Somehow or other I would up reading an old text by Chalmers Johnson on Revolutionary Change. I was sort of enchanted by the text and I am working on a review which is taking longer than I expected (as usual). Johnson was an insider turned opponent of the US imperium, and he popularized the term blowback to characterize the unintended consequences at home of imperial overreach abroad:
Blowbackis a CIA term first used in March 1954 in a recently declassified report on the 1953 operation to overthrow the government of Mohammed Mossadegh in Iran. It is a metaphor for the unintended consequences of the US government's international activities that have been kept secret from the American people. The CIA's fears that there might ultimately be some blowback from its egregious interference in the affairs of Iran were well founded. Installing the Shah in power brought twenty-five years of tyranny and repression to the Iranian people and elicited the Ayatollah Khomeini's revolution. The staff of the American embassy in Teheran was held hostage for more than a year. This misguidedcovert operationof the US government helped convince many capable people throughout the Islamic world that the United States was an implacable enemy.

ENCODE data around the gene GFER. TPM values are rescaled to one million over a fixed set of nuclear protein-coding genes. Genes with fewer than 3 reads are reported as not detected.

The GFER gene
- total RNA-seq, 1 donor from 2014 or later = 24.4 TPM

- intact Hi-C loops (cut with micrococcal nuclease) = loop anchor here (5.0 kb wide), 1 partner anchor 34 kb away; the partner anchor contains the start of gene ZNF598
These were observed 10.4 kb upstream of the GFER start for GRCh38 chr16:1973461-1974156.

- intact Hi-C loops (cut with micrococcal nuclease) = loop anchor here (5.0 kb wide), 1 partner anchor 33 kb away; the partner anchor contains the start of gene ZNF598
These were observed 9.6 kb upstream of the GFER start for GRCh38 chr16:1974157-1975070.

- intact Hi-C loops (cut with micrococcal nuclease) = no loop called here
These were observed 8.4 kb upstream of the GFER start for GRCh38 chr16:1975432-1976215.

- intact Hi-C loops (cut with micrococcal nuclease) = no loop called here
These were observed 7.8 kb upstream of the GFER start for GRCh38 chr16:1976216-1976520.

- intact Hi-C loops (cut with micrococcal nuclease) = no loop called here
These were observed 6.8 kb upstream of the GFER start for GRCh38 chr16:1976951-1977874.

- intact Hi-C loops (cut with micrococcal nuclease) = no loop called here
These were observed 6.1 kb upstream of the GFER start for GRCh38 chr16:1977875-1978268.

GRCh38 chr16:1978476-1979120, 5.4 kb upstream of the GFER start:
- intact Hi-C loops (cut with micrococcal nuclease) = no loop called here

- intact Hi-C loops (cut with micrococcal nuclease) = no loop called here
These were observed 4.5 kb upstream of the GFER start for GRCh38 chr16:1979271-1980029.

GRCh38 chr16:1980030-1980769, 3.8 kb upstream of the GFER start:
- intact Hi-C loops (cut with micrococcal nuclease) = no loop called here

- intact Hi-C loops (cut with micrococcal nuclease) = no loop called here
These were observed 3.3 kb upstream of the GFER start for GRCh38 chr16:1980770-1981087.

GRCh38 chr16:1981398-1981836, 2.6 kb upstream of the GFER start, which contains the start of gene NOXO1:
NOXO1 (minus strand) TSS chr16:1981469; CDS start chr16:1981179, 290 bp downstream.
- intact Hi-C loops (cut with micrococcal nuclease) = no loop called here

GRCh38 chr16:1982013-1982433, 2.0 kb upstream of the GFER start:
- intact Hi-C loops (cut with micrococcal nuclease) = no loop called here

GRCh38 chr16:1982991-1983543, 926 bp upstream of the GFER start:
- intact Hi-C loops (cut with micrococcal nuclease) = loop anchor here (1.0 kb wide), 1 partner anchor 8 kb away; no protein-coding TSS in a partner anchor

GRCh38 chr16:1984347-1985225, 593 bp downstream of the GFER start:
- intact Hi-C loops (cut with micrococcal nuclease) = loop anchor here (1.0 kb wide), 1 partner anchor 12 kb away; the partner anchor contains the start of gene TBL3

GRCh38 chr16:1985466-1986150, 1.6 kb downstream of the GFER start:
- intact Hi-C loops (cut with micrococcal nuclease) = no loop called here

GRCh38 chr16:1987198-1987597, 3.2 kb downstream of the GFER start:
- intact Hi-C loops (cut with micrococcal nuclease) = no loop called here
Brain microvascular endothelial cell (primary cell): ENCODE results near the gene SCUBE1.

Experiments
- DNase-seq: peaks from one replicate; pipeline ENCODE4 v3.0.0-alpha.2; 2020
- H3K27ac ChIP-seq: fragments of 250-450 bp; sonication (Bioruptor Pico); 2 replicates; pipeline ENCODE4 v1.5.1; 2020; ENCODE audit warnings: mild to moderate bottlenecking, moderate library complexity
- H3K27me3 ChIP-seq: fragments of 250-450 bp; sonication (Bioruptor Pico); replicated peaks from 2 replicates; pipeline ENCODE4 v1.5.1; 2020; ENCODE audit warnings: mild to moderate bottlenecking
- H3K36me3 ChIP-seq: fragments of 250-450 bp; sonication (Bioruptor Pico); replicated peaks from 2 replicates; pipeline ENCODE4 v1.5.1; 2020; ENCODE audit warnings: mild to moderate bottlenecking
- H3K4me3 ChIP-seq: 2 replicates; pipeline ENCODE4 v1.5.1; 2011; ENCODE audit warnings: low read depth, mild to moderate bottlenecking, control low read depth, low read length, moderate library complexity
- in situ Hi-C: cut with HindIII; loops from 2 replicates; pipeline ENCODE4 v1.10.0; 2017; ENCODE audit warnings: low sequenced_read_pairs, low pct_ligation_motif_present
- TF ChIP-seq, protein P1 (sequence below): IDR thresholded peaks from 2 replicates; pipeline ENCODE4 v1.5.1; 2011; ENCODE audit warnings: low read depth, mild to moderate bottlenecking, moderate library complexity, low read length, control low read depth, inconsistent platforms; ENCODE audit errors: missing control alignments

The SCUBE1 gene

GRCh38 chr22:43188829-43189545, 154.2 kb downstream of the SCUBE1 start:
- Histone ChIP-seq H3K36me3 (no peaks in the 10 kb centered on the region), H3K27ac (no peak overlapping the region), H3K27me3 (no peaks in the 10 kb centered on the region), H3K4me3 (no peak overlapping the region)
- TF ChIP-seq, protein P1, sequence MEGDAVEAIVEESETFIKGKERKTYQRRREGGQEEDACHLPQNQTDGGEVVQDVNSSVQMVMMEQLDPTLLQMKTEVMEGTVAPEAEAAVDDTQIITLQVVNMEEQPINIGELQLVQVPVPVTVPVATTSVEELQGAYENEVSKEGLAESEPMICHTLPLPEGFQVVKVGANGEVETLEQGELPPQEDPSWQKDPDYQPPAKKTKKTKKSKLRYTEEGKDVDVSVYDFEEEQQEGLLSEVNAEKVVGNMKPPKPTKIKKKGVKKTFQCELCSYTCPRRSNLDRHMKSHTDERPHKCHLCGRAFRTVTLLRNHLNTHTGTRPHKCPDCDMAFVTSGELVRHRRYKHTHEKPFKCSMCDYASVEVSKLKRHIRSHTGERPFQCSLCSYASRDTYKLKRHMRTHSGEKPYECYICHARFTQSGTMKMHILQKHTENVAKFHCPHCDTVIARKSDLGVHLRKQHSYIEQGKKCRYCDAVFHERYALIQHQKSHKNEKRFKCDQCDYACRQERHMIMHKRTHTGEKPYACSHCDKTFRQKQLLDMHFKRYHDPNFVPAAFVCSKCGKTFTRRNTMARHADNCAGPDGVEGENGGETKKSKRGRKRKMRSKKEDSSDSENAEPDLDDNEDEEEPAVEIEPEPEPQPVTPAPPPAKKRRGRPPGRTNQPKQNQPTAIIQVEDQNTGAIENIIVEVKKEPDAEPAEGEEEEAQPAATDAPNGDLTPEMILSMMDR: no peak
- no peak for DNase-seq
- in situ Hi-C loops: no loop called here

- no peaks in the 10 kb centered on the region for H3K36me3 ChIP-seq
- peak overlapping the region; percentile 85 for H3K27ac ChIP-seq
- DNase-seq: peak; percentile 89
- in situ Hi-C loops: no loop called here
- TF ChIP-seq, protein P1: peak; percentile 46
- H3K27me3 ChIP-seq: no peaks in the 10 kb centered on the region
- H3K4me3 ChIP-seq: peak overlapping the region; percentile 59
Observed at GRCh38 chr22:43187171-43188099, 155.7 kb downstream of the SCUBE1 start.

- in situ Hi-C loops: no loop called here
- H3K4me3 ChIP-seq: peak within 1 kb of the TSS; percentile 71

Johnson died a while back, but in his last years he published at least four books urging the dismantling of the US Empire. He also contributed numerous valuable posts at TomDispatch, which provides long-standing criticism of US war mongering. There's also a fascinating collection of information on Johnson from the perspective of some defenders of the deposed Iranian parlimentarian Mossadegh.